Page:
(CNN) - It was bound to happen at some point.
The campaign for one of Mark Sanford's opponents in the South Carolina special election issued a direct statement Tuesday, criticizing the former GOP governor for trying to bounce back from a political career thwarted by infidelity.
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"Governor Sanford displayed a sad dereliction of duty in abandoning the people of the entire state of South Carolina," Mike Biundo, a consultant for state Rep. Andy Patrick, said in a statement responding to what they described as Sanford's "apology tour."
Patrick is one of more than a dozen Republicans vying for the nomination in the crowded primary next month. The seat for the state's 1st Congressional District was vacated after Gov. Nikki Haley appointed Tim Scott to the Senate at the end of 2012.
Sanford, who once represented the district, emphasizes a message of redemption in his campaign, referring to his extramarital affair that went public in 2009 when he served as governor. He and his wife divorced the next year, and Sanford finished out his second term in 2011. He's now engaged to the Argentinean girlfriend, Maria Belen Chapur.
In his first television ad Monday, Sanford addressed the controversy, saying "none of us go through life without mistakes."
"But in their wake we can learn a lot about grace, a God of second chances and be the better for it," Sanford continued in the spot, looking directly into the camera.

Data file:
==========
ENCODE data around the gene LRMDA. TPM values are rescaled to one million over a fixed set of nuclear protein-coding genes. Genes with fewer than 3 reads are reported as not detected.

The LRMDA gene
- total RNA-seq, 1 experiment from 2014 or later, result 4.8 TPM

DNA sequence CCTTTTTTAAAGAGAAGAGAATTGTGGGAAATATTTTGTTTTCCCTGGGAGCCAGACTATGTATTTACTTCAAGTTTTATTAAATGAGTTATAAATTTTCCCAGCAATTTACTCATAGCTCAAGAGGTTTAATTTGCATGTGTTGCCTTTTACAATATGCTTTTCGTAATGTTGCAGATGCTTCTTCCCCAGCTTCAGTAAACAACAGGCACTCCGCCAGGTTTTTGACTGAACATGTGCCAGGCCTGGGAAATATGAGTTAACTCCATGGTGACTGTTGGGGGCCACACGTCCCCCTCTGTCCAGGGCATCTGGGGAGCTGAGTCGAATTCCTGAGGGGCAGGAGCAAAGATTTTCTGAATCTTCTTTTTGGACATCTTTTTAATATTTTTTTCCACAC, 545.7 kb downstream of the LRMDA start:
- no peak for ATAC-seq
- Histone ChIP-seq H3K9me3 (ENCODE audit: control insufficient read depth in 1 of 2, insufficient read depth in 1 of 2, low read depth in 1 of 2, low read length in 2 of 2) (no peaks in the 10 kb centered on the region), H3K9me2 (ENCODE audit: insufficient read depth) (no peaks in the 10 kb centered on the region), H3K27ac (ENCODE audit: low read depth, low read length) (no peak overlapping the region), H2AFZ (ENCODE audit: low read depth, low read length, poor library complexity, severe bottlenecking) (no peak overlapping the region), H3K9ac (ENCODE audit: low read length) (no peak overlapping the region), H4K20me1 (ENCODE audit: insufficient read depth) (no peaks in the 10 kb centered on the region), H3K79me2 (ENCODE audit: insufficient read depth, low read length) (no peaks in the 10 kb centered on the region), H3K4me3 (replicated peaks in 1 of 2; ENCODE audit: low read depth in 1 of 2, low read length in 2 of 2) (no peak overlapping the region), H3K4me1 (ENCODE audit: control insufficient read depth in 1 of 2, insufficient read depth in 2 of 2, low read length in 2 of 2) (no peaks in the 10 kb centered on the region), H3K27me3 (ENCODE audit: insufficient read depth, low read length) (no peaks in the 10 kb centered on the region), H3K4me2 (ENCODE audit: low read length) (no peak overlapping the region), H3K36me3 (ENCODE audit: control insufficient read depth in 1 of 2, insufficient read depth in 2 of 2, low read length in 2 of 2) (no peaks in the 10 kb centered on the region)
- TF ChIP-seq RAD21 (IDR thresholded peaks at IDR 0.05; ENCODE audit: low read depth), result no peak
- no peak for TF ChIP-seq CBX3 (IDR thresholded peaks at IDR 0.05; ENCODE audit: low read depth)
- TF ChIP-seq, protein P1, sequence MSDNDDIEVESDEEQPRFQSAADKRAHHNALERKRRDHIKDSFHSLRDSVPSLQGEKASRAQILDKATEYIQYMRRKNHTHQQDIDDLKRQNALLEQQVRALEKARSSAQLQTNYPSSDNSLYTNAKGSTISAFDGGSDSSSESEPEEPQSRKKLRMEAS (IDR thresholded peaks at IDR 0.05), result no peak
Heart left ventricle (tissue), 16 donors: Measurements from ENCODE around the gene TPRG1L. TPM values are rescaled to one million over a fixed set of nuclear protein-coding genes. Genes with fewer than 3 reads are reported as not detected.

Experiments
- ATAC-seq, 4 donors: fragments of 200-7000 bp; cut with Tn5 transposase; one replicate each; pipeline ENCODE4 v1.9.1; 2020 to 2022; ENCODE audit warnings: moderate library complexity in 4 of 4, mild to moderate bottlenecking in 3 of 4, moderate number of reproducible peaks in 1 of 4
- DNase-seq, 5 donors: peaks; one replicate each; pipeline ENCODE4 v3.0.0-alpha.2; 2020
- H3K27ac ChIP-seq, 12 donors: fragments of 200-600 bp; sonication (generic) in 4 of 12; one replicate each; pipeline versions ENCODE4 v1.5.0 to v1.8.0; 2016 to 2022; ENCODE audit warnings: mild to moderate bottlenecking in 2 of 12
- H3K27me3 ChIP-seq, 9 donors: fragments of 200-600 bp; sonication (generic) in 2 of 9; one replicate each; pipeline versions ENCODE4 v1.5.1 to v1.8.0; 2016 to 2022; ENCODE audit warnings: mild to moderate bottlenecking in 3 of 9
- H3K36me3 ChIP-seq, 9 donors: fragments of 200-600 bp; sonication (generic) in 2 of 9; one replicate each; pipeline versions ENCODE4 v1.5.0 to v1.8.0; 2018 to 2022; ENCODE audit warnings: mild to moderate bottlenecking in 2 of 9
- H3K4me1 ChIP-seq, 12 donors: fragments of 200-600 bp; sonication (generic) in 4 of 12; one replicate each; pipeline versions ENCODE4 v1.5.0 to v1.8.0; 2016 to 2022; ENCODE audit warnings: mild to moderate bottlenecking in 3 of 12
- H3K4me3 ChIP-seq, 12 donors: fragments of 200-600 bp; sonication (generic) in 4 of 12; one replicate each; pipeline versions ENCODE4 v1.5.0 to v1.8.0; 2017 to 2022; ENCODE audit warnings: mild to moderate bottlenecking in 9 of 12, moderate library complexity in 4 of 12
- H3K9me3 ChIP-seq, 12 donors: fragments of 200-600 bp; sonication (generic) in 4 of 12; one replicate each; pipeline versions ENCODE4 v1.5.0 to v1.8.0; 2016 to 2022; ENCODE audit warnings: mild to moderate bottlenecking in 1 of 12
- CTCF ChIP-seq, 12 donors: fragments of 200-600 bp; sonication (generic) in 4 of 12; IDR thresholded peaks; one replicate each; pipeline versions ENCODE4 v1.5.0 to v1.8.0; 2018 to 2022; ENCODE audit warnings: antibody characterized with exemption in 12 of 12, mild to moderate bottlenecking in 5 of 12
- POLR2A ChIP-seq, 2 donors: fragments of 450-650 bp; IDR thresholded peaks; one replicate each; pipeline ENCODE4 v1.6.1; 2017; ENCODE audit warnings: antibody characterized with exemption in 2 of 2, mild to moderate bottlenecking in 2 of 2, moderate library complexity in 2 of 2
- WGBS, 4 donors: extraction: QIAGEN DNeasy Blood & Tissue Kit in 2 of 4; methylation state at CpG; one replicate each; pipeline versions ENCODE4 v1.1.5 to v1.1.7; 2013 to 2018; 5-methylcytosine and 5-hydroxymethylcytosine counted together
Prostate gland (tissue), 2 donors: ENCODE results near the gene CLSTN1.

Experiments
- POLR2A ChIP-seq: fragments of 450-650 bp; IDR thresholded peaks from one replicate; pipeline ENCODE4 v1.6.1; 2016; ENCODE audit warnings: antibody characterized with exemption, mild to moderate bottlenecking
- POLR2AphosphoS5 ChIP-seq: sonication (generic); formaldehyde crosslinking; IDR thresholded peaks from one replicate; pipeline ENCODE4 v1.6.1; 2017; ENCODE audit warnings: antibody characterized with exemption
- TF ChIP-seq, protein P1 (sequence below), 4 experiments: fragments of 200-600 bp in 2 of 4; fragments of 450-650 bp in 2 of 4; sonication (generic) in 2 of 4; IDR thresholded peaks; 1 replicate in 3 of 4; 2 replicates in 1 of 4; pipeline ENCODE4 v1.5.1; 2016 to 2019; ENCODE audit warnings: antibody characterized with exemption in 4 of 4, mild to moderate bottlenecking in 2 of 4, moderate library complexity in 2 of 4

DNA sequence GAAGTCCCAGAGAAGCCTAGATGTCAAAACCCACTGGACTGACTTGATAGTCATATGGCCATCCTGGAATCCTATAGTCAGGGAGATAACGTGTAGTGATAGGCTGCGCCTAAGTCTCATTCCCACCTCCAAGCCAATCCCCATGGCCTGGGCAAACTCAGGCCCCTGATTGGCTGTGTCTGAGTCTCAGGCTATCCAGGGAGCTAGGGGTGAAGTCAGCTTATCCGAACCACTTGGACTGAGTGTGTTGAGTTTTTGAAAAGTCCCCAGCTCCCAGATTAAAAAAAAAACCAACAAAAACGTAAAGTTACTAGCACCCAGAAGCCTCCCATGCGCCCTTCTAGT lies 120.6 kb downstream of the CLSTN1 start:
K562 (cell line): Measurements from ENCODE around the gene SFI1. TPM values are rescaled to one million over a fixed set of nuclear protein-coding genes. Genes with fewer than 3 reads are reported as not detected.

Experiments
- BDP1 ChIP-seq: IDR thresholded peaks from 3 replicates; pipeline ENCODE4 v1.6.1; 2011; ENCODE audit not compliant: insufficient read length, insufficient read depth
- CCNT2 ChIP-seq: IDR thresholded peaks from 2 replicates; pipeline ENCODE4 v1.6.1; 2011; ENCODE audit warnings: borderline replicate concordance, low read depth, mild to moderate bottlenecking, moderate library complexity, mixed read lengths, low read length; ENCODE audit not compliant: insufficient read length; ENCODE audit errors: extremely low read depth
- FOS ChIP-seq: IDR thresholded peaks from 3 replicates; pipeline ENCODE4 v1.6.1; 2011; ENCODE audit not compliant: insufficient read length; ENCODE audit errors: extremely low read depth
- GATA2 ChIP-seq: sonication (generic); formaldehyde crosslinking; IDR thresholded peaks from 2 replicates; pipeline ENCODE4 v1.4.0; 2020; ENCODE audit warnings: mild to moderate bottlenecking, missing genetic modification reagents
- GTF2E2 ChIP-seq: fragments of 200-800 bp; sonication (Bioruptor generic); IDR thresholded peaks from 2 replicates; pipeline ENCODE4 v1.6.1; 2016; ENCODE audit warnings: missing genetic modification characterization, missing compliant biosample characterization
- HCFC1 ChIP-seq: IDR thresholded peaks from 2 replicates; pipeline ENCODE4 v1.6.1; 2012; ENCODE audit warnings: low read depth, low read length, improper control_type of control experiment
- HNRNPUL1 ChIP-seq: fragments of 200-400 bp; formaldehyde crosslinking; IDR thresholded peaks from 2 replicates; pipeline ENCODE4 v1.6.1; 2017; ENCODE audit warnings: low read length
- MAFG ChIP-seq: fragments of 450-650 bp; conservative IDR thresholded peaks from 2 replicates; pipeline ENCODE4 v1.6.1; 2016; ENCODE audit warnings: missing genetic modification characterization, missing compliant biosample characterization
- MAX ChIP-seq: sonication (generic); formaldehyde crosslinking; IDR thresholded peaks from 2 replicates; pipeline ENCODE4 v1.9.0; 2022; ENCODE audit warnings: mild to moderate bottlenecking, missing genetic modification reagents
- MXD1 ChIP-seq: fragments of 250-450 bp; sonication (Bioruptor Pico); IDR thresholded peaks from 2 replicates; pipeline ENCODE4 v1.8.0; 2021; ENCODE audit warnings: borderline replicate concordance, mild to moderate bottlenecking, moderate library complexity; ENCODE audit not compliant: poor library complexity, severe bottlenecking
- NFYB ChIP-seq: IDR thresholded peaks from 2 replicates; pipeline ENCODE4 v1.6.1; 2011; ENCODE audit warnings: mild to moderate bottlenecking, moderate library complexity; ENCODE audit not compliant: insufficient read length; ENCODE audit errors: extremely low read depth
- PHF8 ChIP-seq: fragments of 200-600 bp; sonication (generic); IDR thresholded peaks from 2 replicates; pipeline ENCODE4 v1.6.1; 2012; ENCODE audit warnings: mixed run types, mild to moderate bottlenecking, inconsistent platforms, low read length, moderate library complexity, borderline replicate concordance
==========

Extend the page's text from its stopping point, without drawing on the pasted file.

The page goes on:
But Patrick's campaign isn't buying it.
"His personal tour of redemption now is a disservice to the people of the Lowcountry who are looking for the next leader to represent them in Congress," Biundo said.
"Andy Patrick is a Christian man and believes in repentance," the statement read. "But he also believes past is prologue."
Other candidates have taken more subtle attacks. Former state Sen. John Kuhn, for example, prominently boasted of his "personal responsibility" and "devotion to family" in a television ad. Meanwhile, high school economics teacher Teddy Turner, son of CNN founder Ted Turner, ran an ad in which he chastised the idea of a "career politician."
The statement, however, isn't a total surprise. Even Sanford's ex-wife, Jenny, told reporters last month that the issues will likely come up, and her former husband's ability to handle questions about the affair "will make or break his campaign."